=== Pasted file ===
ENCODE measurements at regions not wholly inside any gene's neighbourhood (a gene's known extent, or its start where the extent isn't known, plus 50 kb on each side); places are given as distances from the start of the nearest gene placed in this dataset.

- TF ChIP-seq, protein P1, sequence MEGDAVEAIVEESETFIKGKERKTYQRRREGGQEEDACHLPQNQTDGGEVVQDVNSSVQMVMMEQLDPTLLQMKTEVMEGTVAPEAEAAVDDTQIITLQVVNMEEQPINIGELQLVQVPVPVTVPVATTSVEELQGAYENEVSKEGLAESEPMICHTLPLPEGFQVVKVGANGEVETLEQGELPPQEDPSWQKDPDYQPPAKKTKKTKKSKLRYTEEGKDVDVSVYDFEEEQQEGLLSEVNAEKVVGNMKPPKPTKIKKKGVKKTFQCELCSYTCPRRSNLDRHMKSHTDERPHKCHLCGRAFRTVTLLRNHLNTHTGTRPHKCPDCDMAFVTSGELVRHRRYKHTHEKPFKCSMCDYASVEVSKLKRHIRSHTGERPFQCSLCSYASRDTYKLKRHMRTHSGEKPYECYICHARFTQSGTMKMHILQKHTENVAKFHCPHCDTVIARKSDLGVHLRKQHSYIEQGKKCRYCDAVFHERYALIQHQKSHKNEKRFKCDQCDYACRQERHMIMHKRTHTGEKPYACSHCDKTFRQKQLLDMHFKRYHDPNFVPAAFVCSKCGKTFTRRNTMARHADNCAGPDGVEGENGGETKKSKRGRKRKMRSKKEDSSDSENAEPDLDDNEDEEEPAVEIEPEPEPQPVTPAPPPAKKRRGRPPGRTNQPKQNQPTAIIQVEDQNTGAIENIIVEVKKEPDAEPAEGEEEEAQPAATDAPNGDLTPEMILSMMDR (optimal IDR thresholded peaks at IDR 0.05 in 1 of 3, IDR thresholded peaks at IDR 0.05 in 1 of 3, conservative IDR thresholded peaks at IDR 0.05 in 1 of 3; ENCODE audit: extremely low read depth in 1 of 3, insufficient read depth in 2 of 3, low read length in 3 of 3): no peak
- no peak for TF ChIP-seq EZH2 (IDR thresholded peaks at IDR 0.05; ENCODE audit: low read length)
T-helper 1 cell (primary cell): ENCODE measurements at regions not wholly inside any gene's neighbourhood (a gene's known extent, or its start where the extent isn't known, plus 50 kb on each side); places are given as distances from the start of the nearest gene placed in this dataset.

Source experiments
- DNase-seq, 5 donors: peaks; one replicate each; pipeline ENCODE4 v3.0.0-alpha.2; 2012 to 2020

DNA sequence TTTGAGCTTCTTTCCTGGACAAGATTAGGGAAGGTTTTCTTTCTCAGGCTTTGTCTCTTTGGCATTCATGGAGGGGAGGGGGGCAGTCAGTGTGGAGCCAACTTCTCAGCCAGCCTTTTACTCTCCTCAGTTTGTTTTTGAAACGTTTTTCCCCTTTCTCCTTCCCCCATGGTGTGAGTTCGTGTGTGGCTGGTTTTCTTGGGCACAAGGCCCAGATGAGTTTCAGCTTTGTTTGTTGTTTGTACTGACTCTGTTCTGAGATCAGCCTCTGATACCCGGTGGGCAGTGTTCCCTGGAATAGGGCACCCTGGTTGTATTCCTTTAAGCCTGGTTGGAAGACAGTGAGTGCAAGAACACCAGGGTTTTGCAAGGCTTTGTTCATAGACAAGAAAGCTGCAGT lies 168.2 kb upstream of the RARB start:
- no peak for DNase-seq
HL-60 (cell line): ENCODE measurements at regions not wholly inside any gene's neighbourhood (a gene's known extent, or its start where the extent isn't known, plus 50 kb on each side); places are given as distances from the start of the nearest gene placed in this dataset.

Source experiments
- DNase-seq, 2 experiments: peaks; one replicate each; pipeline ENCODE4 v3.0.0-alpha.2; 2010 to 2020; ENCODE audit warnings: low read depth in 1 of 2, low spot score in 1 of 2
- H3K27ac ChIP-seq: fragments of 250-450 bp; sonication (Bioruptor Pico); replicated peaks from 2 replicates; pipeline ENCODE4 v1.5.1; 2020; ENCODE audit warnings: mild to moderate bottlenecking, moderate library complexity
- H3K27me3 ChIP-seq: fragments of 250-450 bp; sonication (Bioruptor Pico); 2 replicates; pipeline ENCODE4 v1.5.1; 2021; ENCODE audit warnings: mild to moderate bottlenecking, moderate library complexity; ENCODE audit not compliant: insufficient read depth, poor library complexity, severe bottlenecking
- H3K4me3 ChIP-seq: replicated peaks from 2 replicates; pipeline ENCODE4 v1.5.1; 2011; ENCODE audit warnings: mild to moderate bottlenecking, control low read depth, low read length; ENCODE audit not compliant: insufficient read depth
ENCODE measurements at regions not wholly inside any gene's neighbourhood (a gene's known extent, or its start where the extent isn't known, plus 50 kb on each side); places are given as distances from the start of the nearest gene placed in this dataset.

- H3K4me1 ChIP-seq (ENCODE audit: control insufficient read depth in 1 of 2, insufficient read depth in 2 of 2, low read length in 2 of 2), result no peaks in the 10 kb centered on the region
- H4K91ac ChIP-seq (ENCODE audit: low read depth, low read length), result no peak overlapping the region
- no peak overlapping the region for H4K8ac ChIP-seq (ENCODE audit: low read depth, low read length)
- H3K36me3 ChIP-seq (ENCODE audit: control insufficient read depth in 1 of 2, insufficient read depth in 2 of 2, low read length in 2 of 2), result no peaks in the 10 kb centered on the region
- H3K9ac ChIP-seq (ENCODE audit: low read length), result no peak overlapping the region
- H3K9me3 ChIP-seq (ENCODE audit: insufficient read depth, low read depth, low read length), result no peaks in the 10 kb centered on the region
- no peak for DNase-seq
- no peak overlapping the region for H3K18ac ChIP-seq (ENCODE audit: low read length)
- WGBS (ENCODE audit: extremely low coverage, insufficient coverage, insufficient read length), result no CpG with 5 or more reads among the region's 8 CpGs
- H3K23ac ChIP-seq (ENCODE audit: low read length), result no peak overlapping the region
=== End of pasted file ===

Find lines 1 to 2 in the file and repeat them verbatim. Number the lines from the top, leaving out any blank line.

ENCODE measurements at regions not wholly inside any gene's neighbourhood (a gene's known extent, or its start where the extent isn't known, plus 50 kb on each side); places are given as distances from the start of the nearest gene placed in this dataset.

- TF ChIP-seq, protein P1, sequence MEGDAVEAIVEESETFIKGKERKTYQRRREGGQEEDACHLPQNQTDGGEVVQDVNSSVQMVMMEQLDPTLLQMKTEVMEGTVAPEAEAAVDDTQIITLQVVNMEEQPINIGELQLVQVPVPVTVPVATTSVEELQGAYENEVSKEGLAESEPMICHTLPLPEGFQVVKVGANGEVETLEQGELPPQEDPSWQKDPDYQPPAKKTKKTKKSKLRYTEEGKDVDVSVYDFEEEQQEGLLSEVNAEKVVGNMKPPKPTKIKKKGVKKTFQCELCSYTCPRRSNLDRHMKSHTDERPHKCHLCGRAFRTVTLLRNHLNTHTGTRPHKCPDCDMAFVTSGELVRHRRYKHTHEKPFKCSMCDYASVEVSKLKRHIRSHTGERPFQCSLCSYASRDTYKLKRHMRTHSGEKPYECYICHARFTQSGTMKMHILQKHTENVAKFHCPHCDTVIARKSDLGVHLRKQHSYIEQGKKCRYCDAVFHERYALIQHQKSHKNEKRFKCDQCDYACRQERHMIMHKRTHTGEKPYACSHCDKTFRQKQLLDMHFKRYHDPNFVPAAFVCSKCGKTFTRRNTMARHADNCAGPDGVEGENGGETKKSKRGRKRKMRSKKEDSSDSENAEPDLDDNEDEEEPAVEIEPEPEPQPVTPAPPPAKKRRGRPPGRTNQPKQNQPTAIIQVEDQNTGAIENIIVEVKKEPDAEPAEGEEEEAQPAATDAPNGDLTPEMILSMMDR (optimal IDR thresholded peaks at IDR 0.05 in 1 of 3, IDR thresholded peaks at IDR 0.05 in 1 of 3, conservative IDR thresholded peaks at IDR 0.05 in 1 of 3; ENCODE audit: extremely low read depth in 1 of 3, insufficient read depth in 2 of 3, low read length in 3 of 3): no peak